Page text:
“I won’t apologize for the vote,” the number three House Republican in leadership told her colleagues on Wednesday at a closed-door meeting of the entire House Republican Conference, multiple congressional sources told Fox News.
Cheney is under fire from numerous House Republicans loyal to Trump over her vote three weeks ago to impeach the then-president on a count of inciting the Jan. 6 insurrection at the U.S. Capitol by Trump supporters. Cheney was the most senior of 10 Republicans who joined all 222 House Democrats to impeach Trump, with 197 GOP representatives voting against impeachment.
On the eve of the impeachment vote, the three-term congresswoman from Wyoming said that Trump “summoned this mob, assembled the mob, and lit the flame of this attack.” She stressed that “there has never been a greater betrayal by a President of the United States of his office and his oath to the Constitution.”
A major topic of the meeting, which is on-going, is a push to strip Cheney of her position as House Republican Conference Chair.
But sources tell Fox News that House GOP leader Kevin McCarthy, who had given Cheney tepid support in recent days, spelled out at the meeting that he supports keeping Cheney in her leadership position.
During a break in the meeting to allow the GOP representatives to vote, Cheney told reporters the meeting “is going very well.”
Heading into the gathering, the anti-Cheney ringleaders said that more than half of all House Republicans would back a potential resolution to stripping her of her position.
One of those ringleaders, Rep. Matt Rosendale of Montana, was expected to say at the meeting that “you cannot have unity in this conference without trust and we do not have trust in the current conference chair.”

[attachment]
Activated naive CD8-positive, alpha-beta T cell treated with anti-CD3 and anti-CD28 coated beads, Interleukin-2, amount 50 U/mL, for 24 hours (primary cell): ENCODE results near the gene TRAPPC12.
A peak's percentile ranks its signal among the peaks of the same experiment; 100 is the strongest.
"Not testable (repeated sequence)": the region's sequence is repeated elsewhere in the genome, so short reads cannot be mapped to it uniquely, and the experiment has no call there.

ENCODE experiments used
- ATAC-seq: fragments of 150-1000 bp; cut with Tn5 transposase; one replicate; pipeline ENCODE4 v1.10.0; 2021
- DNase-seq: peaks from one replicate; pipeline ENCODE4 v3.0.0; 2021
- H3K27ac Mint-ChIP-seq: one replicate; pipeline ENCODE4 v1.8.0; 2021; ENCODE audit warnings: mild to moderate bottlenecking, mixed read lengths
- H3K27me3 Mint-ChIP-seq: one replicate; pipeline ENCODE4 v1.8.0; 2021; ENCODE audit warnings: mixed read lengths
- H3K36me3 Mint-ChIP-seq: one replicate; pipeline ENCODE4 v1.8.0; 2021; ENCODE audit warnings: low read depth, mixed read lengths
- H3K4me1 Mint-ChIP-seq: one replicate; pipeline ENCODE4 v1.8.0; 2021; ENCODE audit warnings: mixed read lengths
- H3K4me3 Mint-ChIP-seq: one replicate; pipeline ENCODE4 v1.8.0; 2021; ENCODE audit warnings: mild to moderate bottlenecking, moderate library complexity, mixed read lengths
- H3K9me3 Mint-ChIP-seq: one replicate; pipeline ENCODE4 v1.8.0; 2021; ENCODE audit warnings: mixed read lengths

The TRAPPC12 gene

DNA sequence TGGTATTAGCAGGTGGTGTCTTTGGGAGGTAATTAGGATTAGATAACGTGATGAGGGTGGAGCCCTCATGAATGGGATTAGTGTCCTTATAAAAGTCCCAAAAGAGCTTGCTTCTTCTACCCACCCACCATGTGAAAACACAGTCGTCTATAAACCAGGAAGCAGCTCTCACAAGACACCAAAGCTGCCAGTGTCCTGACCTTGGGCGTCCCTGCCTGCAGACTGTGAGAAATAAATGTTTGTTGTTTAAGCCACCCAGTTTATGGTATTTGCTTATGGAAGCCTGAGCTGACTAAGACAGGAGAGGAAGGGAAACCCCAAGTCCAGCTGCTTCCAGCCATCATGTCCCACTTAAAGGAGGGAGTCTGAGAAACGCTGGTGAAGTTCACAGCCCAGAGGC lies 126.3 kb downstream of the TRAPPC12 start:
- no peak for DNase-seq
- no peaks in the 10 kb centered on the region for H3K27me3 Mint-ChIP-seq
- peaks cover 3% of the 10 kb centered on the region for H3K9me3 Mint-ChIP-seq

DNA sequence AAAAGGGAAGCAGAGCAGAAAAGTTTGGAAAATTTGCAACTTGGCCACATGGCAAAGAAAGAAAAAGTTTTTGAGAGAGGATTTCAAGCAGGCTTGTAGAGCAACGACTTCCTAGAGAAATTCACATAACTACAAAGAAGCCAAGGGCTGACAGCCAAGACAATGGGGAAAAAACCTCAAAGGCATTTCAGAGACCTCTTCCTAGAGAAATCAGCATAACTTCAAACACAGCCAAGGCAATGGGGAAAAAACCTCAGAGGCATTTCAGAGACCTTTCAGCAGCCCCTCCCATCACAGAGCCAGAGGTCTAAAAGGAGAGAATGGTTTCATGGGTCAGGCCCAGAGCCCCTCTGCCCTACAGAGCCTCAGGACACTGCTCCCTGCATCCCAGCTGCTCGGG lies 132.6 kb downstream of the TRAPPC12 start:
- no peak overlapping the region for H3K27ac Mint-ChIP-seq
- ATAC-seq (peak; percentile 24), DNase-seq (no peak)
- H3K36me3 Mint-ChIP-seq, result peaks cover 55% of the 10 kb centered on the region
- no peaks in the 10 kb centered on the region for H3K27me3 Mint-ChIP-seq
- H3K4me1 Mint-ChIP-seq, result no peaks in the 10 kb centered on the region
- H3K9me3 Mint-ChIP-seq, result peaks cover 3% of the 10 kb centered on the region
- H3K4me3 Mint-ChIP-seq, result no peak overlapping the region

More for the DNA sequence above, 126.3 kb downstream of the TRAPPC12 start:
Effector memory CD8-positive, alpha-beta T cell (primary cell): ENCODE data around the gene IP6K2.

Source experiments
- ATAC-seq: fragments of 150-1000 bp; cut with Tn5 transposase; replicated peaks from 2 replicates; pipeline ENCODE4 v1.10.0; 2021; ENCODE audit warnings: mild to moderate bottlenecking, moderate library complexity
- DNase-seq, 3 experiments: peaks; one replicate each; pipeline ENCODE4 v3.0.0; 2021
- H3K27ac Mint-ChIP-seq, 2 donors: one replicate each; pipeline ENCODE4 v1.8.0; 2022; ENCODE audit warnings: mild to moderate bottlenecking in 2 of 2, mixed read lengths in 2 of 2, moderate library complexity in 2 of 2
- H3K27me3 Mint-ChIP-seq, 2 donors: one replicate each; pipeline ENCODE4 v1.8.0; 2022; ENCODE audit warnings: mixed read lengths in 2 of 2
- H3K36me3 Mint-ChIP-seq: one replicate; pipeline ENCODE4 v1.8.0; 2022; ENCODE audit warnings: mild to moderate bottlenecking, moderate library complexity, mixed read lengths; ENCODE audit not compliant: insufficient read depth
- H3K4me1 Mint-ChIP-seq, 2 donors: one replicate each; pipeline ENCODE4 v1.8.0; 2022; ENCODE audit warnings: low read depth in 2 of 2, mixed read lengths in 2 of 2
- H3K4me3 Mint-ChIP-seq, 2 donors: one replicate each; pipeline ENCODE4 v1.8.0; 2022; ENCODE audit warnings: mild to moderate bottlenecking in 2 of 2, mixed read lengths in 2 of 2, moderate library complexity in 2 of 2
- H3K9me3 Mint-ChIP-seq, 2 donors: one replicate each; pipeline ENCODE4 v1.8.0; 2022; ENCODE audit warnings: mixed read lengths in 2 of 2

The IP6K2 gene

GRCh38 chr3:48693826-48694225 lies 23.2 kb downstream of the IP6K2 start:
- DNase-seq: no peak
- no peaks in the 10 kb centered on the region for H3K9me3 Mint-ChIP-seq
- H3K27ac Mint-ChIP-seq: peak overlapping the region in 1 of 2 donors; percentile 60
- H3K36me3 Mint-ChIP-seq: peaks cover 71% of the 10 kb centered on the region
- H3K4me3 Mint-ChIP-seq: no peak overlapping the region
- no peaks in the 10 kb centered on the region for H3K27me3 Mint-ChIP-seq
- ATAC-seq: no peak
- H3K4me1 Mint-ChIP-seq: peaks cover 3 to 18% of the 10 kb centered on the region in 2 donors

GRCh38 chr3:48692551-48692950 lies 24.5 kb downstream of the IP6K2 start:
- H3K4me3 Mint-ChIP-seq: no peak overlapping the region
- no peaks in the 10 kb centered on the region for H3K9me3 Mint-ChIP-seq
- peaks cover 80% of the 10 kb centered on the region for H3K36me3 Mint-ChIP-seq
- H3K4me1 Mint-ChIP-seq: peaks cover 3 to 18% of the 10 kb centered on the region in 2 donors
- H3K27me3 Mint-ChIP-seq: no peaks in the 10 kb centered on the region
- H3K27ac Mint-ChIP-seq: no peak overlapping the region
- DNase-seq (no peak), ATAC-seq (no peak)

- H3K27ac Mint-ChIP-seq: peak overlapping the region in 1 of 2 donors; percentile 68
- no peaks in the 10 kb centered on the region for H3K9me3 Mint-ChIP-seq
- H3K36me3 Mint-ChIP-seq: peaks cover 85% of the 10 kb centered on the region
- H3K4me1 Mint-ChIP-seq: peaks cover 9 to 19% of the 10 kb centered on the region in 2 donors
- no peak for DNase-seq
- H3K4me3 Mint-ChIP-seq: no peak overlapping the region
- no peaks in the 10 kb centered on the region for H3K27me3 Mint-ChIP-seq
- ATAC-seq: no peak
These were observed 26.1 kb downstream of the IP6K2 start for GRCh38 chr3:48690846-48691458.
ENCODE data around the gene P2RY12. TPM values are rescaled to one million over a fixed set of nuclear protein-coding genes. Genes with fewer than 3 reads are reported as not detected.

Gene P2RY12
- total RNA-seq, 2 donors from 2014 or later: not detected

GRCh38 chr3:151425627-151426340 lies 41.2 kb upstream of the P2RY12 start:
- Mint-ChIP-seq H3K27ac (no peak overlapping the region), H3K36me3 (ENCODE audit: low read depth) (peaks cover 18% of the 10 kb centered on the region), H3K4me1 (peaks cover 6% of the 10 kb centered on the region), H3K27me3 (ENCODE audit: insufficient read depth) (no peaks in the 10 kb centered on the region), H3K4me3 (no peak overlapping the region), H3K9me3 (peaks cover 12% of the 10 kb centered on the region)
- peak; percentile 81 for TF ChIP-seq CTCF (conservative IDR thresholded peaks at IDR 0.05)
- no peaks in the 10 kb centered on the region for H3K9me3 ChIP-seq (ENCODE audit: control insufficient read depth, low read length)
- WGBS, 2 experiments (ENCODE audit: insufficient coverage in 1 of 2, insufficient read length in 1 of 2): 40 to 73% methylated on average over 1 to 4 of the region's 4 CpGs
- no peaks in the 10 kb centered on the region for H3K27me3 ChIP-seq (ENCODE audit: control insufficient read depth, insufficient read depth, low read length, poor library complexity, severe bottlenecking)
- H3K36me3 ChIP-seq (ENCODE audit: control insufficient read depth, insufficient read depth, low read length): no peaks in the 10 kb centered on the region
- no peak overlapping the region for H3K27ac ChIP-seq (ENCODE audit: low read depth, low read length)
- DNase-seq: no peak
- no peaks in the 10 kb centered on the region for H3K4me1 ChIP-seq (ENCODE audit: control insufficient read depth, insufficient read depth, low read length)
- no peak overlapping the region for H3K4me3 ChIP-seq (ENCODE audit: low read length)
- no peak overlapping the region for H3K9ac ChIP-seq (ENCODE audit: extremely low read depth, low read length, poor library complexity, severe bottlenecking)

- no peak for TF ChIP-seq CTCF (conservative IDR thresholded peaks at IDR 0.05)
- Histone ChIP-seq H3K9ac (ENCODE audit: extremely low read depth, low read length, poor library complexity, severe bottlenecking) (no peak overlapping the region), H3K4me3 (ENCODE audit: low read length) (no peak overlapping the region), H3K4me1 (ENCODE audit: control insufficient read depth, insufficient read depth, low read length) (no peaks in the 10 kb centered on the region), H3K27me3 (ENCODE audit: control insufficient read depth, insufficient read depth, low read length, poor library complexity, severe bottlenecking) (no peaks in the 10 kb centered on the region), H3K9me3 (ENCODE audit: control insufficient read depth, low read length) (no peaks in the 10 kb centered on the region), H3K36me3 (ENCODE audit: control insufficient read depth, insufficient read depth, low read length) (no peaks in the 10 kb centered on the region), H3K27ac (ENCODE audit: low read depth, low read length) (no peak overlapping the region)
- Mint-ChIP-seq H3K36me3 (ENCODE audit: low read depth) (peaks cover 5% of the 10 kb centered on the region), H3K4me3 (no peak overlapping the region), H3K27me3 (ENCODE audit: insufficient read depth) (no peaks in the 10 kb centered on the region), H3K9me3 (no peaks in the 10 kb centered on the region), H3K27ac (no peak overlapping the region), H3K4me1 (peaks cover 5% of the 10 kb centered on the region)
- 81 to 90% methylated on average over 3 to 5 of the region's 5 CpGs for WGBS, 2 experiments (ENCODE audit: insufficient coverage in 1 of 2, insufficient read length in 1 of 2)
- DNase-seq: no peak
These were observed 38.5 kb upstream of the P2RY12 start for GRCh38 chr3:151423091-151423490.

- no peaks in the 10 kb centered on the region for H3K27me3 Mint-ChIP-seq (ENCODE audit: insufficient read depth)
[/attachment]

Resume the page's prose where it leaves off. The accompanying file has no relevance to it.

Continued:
Criticizing Cheney for her vote, Rosendale was also expected to emphasize that she “has shown neither remorse nor apologized for her actions.”
Rep. Jim Jordan of Ohio, a top Trump ally, said on Fox News’ “America Reports” minutes before the start of the meeting that Cheney was the wrong person for the job. “You can’t have the leader of, the spokesperson of your conference … whose job is to talk to the American people about the Republican position, taking a position on one of the biggest votes we ever have in the United States Congress that’s against 96% of the conference that she’s supposed to represent,” he said.
Fox News reporting heading into the meeting was that a vote on stripping Cheney of her leadership position was not expected.
However, if a resolution is presented at the meeting, a two-thirds vote would be needed to suspend the meeting’s rules and force a vote. If the vote fails, the resolution would be referred to a committee within the House Republican Conference. That committee could then rule on the resolution favorably, bringing it back to the full conference for a vote at a later date, or they could rule on it unfavorably, which would essentially kill the move to strip Cheney of her leadership role.
Two sources told Fox News on Wednesday that Cheney, during the meeting, asked her colleagues for a vote.
Cheney, who’s followed in the footsteps of her father – former Vice President Dick Cheney – in advocating for a hawkish and muscular U.S. role overseas, was a vocal critic of Trump’s “America First” policies of limiting the use of American troops in international conflicts.
Last week the former president’s political action committee, Save America, released a poll that suggested that Cheney was politically wounded among Republicans by her vote to impeach Trump. The survey was showcased the next day as Rep. Matt Gaetz of Florida, a vocal Trump ally, took aim at Cheney at a large rally on the steps of the Wyoming Capitol.
Gaetz told the crowd that he had spoken with Trump and said the former president wanted to him to share the poll results. “Liz Cheney is less popular among Republicans in her own state than Muammar Gaddafi was among the Libyans,” Gaetz cracked.
At least two Republicans in Wyoming have announced primary challenges against Cheney when she’s up for re-election next year.
Sen. Lindsey Graham of South Carolina on Tuesday tweeted that “I believe @RepLizCheney is one of the strongest and most reliable conservative voices in the Republican Party. She is a fiscal and social conservative, and no one works harder to ensure that our military is well prepared.”
“Liz Cheney is a leader with deep convictions and the courage to act on them,” McConnell said in a rare comment on House GOP business. “She is an important leader in our party and in our nation. I am grateful for her service and look forward to continuing to work with her on the crucial issues facing our nation.”
Fox News’ Kelly Phares, Chad Pergram and Tyler Olson contributed to this report
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